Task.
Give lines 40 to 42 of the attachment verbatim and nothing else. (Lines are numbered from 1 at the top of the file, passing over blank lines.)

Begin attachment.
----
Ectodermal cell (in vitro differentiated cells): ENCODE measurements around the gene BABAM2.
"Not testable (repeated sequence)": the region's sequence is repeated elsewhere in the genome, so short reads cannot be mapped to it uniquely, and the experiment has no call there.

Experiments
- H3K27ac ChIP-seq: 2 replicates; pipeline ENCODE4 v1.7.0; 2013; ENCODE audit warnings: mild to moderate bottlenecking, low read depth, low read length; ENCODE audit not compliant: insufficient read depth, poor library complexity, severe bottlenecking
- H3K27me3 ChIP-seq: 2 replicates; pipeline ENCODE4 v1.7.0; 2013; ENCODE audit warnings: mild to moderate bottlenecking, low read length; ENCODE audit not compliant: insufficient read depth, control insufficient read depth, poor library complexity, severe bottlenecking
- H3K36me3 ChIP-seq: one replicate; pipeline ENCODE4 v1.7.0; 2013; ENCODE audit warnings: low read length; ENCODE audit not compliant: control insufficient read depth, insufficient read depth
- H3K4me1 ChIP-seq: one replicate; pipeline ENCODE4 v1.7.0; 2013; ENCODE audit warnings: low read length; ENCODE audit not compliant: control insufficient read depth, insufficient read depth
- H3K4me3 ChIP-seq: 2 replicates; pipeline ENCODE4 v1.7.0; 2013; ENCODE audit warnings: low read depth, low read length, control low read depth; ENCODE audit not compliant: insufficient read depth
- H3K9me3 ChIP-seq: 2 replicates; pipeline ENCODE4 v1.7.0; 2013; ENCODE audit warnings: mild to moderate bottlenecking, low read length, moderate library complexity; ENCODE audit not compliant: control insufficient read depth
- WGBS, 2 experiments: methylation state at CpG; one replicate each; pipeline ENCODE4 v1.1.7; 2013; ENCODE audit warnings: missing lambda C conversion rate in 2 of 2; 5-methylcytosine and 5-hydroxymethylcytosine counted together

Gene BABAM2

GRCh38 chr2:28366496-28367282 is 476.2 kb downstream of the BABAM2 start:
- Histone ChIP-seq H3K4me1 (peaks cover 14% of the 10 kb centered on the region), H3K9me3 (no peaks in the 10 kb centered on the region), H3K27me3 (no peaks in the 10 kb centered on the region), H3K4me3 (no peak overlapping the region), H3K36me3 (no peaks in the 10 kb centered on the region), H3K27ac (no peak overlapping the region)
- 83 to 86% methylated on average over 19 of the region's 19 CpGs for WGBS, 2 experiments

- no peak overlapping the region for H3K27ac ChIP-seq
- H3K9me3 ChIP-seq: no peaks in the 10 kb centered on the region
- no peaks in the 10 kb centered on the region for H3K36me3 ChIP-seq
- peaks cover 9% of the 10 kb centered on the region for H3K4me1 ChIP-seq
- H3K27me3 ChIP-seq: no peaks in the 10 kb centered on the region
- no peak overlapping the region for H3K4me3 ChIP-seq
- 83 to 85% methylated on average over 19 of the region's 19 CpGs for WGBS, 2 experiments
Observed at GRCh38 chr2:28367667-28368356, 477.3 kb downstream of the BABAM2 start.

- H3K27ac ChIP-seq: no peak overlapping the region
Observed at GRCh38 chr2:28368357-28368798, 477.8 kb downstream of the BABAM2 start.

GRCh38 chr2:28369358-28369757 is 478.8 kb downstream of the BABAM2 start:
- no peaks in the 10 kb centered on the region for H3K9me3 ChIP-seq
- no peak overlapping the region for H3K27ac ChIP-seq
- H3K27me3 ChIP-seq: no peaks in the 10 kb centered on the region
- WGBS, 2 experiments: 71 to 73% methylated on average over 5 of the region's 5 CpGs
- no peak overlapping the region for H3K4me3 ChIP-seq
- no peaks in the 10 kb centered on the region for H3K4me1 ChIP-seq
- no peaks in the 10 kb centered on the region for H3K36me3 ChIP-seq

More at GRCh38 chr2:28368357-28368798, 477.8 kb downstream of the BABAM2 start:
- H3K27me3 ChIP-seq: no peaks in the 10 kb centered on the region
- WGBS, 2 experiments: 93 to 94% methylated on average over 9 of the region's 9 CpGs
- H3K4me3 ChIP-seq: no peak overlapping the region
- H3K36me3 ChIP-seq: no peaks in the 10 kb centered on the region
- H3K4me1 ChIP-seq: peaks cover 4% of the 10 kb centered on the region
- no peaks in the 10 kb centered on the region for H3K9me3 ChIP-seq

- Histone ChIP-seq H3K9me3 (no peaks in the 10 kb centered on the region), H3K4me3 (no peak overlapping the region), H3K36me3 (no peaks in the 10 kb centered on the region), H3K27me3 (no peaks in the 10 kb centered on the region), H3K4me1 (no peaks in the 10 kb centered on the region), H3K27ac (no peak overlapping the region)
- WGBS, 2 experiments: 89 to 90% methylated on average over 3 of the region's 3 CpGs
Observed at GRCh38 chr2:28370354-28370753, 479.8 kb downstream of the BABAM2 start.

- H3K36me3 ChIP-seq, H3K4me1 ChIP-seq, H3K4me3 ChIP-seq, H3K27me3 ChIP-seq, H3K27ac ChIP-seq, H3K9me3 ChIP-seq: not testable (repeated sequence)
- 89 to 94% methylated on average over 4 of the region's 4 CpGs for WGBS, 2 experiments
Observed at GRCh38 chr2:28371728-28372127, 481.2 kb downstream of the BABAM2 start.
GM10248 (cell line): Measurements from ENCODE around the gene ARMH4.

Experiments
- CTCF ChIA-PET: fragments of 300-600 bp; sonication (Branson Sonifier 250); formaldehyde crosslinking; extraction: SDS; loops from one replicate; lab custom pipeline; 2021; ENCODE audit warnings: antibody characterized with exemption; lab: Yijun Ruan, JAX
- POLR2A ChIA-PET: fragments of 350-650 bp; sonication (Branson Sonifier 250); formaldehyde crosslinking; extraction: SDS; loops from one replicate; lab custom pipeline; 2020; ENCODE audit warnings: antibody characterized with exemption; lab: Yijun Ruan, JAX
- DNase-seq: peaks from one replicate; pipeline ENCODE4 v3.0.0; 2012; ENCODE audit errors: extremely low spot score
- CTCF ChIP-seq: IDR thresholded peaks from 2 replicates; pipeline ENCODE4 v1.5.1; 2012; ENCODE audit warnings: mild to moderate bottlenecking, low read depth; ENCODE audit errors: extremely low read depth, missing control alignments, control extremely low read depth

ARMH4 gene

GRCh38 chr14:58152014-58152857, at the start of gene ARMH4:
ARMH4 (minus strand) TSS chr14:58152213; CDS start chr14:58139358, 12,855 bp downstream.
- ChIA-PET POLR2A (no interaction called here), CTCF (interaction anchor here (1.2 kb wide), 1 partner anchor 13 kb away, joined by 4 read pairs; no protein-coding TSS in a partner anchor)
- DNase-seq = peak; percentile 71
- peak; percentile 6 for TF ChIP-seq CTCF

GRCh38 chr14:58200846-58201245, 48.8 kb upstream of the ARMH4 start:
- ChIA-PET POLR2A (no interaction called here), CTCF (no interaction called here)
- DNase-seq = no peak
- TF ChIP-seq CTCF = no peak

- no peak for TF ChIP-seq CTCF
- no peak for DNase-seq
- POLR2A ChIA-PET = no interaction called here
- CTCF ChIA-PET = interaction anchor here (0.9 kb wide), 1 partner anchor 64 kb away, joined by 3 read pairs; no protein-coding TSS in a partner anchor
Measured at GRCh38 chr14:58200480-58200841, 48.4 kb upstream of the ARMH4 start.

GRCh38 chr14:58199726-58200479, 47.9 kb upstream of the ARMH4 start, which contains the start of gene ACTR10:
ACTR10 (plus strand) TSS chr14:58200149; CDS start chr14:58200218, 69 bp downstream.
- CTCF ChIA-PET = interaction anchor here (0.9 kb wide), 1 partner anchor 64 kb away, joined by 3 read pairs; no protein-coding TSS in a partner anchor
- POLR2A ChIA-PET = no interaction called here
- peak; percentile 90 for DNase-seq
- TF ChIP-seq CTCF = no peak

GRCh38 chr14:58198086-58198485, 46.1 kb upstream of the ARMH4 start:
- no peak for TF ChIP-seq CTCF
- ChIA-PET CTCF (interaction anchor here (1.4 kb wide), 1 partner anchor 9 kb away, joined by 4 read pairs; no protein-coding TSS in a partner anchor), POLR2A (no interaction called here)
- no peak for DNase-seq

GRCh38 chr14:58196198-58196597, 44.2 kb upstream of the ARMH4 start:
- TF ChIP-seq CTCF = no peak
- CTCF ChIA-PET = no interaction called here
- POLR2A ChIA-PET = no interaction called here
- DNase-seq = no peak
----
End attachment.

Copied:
- Histone ChIP-seq H3K9me3 (no peaks in the 10 kb centered on the region), H3K4me3 (no peak overlapping the region), H3K36me3 (no peaks in the 10 kb centered on the region), H3K27me3 (no peaks in the 10 kb centered on the region), H3K4me1 (no peaks in the 10 kb centered on the region), H3K27ac (no peak overlapping the region)
- WGBS, 2 experiments: 89 to 90% methylated on average over 3 of the region's 3 CpGs
Observed at GRCh38 chr2:28370354-28370753, 479.8 kb downstream of the BABAM2 start.